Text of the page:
WTA Finals head to Fort Worth

The Women’s Tennis Association has announced its 2022 season-ending WTA Finals will be held in Fort Worth, Texas, adding it is committed to returning the event to China next year.

The 2022 WTA Finals will take place from October 31 to November 7 at Dickies Arena, a 14,000-seat venue which opened in October 2019.

“The Dickies Arena and the city of Fort Worth has a proven track record of hosting world class sporting and entertainment events, and we are excited to bring the WTA’s showpiece tournament back to the United States for the first time since 2005,” said Steve Simon, WTA chairman and CEO.

“This location and venue for the 2022 WTA Finals will provide a fantastic experience for players and fans alike and offer a fitting finale as another exciting season on the Hologic WTA Tour comes to a close.”

The WTA relocated the 2021 Finals from the Chinese city of Shenzhen to Guadalajara, Mexico. Shenzhen first staged the WTA Finals in 2019 as part of a long-term deal with the WTA. The WTA did not give a specific reason for the relocation to Guadalajara but the decision came amid the ongoing impact of the COVID-19 pandemic. The WTA said that Shenzhen would return as host in 2022 and would continue staging the event until 2030.

The WTA Finals did not go ahead in 2020 due to COVID-19 and the status of last year’s event had been uncertain after the WTA in July 2021 cancelled its Asia swing of tournaments because of the pandemic.

In yesterday’s (Tuesday’s) announcement, the WTA said that following the 2022 Finals in Fort Worth, the event is thereafter due to return to Shenzhen in cooperation with long-term partner Gemdale. A number of international sporting events have been relocated from China of late due to the country’s ongoing COVID-19 restrictions.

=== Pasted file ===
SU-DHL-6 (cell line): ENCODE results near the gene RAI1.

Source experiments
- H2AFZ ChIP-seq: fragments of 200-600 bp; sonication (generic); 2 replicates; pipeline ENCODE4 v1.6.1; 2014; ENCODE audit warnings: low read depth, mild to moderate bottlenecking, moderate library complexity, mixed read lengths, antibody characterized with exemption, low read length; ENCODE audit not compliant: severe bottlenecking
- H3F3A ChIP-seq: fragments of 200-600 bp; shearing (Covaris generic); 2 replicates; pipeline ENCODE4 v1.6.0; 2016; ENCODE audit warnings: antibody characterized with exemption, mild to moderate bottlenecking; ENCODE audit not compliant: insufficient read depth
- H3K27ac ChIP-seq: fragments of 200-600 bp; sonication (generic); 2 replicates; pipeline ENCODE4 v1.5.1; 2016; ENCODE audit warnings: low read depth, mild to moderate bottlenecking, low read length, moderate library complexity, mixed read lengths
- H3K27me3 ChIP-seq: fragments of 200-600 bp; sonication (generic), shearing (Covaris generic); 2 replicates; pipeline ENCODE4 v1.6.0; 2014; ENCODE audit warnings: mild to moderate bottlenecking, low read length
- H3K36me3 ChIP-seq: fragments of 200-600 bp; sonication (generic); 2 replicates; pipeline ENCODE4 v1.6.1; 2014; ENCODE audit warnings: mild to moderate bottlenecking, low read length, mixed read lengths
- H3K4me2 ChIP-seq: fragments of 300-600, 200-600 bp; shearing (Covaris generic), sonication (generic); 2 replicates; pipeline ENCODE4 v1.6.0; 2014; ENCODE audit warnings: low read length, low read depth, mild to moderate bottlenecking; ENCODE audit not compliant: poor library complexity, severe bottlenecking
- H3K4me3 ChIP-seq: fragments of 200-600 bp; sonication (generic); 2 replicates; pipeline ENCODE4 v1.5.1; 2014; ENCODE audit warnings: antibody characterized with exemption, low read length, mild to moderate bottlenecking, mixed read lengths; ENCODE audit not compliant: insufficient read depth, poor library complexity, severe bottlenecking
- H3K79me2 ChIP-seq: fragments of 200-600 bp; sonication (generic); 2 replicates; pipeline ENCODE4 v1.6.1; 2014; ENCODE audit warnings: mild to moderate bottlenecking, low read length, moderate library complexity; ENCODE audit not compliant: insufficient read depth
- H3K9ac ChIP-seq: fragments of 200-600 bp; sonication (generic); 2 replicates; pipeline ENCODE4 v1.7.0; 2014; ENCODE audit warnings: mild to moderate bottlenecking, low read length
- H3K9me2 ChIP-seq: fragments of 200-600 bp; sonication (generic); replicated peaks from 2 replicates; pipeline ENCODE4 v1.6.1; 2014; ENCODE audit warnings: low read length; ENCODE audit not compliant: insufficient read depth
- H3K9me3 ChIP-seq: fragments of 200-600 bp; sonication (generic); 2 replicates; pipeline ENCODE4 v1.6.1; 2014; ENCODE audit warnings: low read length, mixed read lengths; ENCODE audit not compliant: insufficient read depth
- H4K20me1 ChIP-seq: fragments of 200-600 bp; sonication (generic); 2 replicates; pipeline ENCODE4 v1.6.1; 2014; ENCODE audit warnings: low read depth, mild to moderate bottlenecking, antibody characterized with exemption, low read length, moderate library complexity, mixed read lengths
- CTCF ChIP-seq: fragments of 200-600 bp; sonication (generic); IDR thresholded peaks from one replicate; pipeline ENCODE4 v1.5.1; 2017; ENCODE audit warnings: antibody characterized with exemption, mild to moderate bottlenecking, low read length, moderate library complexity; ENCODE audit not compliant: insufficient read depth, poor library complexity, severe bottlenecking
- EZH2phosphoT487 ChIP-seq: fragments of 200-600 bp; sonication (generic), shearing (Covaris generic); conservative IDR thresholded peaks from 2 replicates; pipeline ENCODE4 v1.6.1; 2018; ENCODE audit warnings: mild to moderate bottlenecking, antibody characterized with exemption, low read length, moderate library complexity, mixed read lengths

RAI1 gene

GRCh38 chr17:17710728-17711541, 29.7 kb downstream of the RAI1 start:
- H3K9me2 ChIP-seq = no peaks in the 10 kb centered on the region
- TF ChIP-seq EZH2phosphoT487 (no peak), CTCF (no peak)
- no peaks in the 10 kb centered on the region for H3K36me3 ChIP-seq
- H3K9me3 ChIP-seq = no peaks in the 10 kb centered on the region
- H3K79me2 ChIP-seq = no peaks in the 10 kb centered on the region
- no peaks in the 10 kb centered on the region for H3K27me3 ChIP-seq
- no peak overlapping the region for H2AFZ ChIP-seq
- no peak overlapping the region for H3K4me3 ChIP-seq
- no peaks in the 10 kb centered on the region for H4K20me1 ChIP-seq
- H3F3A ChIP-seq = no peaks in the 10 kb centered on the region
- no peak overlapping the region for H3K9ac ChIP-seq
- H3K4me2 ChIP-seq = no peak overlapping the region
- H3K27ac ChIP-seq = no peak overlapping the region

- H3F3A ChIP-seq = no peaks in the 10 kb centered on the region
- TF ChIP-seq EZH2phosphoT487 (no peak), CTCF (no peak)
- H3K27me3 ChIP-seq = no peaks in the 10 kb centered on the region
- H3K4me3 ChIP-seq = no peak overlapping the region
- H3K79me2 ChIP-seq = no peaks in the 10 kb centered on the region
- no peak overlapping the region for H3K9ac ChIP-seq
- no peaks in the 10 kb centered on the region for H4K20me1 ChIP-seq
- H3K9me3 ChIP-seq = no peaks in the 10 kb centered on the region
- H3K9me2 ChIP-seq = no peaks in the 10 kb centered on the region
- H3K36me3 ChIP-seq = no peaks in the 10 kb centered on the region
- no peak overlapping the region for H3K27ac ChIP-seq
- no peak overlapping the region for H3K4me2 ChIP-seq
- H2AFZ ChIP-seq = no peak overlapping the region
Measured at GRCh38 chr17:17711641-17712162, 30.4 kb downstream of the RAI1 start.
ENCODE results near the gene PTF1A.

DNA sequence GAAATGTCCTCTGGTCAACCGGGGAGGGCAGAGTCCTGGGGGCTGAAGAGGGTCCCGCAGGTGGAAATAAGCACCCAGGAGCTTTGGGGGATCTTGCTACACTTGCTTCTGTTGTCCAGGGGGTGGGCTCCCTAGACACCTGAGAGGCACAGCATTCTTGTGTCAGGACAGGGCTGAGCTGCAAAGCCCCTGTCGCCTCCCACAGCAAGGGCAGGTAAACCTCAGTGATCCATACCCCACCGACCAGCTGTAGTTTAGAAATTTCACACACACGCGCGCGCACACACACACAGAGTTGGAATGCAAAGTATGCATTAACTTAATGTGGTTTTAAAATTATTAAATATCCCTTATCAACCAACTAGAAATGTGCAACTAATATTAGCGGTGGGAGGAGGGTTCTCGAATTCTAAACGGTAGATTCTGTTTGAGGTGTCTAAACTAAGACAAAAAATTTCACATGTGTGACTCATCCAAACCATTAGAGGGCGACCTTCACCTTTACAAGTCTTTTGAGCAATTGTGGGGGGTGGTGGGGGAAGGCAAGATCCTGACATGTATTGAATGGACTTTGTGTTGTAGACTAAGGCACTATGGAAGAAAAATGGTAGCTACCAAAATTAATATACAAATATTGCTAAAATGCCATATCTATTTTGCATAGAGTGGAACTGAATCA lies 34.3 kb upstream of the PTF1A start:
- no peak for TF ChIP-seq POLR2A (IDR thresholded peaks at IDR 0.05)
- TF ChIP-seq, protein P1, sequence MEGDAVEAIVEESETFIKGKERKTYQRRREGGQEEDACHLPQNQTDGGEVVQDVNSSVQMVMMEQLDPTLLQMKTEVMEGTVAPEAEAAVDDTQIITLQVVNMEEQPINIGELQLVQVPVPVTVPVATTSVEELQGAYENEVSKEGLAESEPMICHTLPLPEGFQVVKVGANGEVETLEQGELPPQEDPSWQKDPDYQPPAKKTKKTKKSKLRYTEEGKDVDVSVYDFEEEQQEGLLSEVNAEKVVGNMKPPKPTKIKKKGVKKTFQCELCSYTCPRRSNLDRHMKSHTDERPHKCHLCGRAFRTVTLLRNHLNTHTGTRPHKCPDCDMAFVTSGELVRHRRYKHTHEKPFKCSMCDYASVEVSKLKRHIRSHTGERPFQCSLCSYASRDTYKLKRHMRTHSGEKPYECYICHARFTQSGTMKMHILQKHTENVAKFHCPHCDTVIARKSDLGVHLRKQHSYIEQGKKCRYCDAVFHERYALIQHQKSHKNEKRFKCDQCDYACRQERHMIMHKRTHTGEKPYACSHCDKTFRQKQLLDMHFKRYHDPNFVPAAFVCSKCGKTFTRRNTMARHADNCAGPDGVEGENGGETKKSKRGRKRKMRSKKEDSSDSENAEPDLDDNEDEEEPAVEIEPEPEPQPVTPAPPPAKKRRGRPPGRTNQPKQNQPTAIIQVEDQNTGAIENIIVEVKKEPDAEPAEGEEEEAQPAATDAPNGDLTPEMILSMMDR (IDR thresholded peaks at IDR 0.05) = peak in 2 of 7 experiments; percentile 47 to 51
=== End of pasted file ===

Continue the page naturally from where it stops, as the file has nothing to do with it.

However, the WTA in December suspended all tournaments in China and Hong Kong amid concerns over the safety of Chinese player Peng Shuai. On November 2, Peng posted on social media an allegation of sexual assault against a top Chinese government official, former Vice-Premier Zhang Gaoli. The post was taken down and Peng was subsequently not seen or heard from for around two weeks.

On November 17, the China Global Television Network published a statement claiming to be from Peng which said the player was not missing or unsafe. Following the release of the statement, Simon sought “independent and verifiable proof” that Peng was safe.

Peng later held a video call with International Olympic Committee (IOC) president Thomas Bach but the lack of clarity regarding her safety or whereabouts has now prompted the WTA to take serious action. Peng has since appeared at some public events, and denied ever making the accusation.

Image: Dickies Arena